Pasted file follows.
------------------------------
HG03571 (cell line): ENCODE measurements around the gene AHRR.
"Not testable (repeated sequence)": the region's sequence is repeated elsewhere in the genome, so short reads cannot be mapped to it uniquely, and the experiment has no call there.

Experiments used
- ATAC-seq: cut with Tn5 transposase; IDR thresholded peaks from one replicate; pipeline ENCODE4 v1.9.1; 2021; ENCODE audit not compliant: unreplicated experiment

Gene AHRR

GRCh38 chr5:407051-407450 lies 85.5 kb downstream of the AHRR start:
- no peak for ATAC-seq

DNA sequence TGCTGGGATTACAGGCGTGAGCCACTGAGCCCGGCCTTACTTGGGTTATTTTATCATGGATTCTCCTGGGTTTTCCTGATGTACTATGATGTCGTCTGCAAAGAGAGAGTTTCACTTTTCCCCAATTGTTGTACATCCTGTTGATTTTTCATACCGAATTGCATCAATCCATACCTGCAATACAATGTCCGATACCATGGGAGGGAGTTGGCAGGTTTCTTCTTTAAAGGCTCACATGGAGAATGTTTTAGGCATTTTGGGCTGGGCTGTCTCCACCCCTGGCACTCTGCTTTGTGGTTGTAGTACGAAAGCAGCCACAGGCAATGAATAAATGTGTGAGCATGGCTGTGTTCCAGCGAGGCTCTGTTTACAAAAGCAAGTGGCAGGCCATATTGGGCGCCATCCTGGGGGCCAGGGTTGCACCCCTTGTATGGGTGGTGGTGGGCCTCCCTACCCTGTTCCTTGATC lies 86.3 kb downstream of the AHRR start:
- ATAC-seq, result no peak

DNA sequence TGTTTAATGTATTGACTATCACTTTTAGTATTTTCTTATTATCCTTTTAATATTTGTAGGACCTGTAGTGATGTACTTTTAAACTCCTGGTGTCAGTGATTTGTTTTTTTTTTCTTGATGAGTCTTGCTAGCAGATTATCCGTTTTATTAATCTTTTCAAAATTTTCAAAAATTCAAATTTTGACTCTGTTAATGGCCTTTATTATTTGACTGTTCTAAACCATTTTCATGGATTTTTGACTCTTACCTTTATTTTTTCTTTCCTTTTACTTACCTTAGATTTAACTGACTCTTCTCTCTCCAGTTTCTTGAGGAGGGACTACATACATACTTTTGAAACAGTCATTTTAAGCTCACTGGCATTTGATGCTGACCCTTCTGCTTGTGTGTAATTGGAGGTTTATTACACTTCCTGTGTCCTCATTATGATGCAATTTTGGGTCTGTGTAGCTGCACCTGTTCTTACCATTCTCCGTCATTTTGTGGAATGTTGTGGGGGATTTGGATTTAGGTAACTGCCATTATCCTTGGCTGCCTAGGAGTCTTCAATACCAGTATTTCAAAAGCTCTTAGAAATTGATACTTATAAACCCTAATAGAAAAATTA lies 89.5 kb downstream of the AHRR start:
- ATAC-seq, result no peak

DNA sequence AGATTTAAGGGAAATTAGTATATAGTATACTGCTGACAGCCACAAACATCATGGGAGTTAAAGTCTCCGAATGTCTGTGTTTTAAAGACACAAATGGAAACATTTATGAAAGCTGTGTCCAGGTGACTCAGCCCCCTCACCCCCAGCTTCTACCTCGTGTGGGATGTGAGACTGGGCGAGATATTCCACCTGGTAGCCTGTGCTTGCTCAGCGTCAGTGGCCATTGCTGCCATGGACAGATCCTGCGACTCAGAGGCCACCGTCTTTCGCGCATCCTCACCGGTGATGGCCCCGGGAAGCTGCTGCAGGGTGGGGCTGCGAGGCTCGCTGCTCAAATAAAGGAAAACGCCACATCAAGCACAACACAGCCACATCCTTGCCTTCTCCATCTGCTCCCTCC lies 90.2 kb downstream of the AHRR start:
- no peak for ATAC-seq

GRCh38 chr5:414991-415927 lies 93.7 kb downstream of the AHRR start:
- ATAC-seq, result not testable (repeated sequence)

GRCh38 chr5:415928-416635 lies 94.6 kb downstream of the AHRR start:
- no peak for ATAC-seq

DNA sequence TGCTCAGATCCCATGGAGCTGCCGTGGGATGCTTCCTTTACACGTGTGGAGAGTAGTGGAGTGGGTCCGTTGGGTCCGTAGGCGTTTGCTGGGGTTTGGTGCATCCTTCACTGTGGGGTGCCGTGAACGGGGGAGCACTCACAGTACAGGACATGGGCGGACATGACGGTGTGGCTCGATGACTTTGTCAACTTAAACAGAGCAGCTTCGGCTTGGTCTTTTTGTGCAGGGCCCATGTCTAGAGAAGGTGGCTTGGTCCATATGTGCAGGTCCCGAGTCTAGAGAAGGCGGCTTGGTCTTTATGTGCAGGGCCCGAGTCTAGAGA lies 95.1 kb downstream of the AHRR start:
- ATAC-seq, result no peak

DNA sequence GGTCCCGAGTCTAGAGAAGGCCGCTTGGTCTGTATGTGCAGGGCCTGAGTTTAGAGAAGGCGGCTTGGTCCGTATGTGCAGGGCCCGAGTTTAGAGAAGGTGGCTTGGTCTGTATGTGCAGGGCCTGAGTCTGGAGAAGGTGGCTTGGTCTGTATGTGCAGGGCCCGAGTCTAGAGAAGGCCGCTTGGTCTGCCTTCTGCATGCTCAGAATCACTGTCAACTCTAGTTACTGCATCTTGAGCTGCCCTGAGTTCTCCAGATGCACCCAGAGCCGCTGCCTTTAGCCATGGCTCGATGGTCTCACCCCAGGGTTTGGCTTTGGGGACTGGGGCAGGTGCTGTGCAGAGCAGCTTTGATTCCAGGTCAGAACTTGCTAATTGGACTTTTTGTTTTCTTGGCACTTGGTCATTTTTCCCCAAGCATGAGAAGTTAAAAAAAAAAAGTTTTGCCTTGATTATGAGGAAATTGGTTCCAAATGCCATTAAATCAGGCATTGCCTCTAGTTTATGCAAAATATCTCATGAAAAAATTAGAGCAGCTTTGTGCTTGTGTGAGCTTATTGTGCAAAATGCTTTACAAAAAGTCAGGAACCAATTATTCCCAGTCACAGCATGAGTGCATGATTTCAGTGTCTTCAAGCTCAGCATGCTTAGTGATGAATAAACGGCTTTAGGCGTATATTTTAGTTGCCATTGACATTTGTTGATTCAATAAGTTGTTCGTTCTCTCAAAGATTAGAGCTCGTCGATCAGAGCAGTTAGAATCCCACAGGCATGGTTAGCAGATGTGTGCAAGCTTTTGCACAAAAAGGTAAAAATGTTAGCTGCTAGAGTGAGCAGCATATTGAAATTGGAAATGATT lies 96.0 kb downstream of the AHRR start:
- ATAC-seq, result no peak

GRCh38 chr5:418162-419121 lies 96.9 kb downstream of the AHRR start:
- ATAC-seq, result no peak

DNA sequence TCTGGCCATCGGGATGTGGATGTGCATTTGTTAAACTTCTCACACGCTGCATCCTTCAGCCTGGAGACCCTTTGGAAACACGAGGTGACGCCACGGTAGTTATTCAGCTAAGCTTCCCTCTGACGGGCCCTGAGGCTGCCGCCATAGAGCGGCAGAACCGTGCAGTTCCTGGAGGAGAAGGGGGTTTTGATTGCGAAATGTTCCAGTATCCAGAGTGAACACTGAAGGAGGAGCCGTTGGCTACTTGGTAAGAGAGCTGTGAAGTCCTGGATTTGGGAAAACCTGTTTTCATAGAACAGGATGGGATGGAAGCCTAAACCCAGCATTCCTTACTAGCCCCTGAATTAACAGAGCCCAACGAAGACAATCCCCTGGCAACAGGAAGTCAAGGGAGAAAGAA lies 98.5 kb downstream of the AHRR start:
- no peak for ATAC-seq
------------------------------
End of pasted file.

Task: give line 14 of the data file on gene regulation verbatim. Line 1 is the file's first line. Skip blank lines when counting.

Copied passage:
GRCh38 chr5:414991-415927 lies 93.7 kb downstream of the AHRR start: